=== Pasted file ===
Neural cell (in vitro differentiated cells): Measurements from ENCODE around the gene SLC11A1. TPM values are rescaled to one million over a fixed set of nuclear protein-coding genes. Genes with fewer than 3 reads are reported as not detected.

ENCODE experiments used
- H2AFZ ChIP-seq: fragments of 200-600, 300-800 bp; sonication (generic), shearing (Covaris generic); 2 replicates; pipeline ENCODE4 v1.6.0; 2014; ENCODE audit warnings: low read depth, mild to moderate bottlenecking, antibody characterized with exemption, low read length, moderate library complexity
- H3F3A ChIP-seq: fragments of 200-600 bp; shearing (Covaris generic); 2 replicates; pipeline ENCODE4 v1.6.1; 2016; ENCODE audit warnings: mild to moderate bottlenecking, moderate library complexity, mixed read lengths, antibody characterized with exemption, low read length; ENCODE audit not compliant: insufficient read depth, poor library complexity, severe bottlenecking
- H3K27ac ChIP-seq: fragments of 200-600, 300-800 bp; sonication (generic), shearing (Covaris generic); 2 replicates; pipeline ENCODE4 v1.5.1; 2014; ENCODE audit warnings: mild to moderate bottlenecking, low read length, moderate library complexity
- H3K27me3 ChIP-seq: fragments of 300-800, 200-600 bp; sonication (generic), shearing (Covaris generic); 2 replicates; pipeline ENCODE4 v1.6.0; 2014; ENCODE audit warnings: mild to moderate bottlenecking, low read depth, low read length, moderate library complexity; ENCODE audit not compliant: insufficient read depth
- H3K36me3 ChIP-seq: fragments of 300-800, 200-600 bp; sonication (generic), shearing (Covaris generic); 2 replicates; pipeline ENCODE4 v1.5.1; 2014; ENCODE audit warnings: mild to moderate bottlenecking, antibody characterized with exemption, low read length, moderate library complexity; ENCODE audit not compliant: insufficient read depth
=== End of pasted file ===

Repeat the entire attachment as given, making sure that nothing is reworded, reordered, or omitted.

Neural cell (in vitro differentiated cells): Measurements from ENCODE around the gene SLC11A1. TPM values are rescaled to one million over a fixed set of nuclear protein-coding genes. Genes with fewer than 3 reads are reported as not detected.

ENCODE experiments used
- H2AFZ ChIP-seq: fragments of 200-600, 300-800 bp; sonication (generic), shearing (Covaris generic); 2 replicates; pipeline ENCODE4 v1.6.0; 2014; ENCODE audit warnings: low read depth, mild to moderate bottlenecking, antibody characterized with exemption, low read length, moderate library complexity
- H3F3A ChIP-seq: fragments of 200-600 bp; shearing (Covaris generic); 2 replicates; pipeline ENCODE4 v1.6.1; 2016; ENCODE audit warnings: mild to moderate bottlenecking, moderate library complexity, mixed read lengths, antibody characterized with exemption, low read length; ENCODE audit not compliant: insufficient read depth, poor library complexity, severe bottlenecking
- H3K27ac ChIP-seq: fragments of 200-600, 300-800 bp; sonication (generic), shearing (Covaris generic); 2 replicates; pipeline ENCODE4 v1.5.1; 2014; ENCODE audit warnings: mild to moderate bottlenecking, low read length, moderate library complexity
- H3K27me3 ChIP-seq: fragments of 300-800, 200-600 bp; sonication (generic), shearing (Covaris generic); 2 replicates; pipeline ENCODE4 v1.6.0; 2014; ENCODE audit warnings: mild to moderate bottlenecking, low read depth, low read length, moderate library complexity; ENCODE audit not compliant: insufficient read depth
- H3K36me3 ChIP-seq: fragments of 300-800, 200-600 bp; sonication (generic), shearing (Covaris generic); 2 replicates; pipeline ENCODE4 v1.5.1; 2014; ENCODE audit warnings: mild to moderate bottlenecking, antibody characterized with exemption, low read length, moderate library complexity; ENCODE audit not compliant: insufficient read depth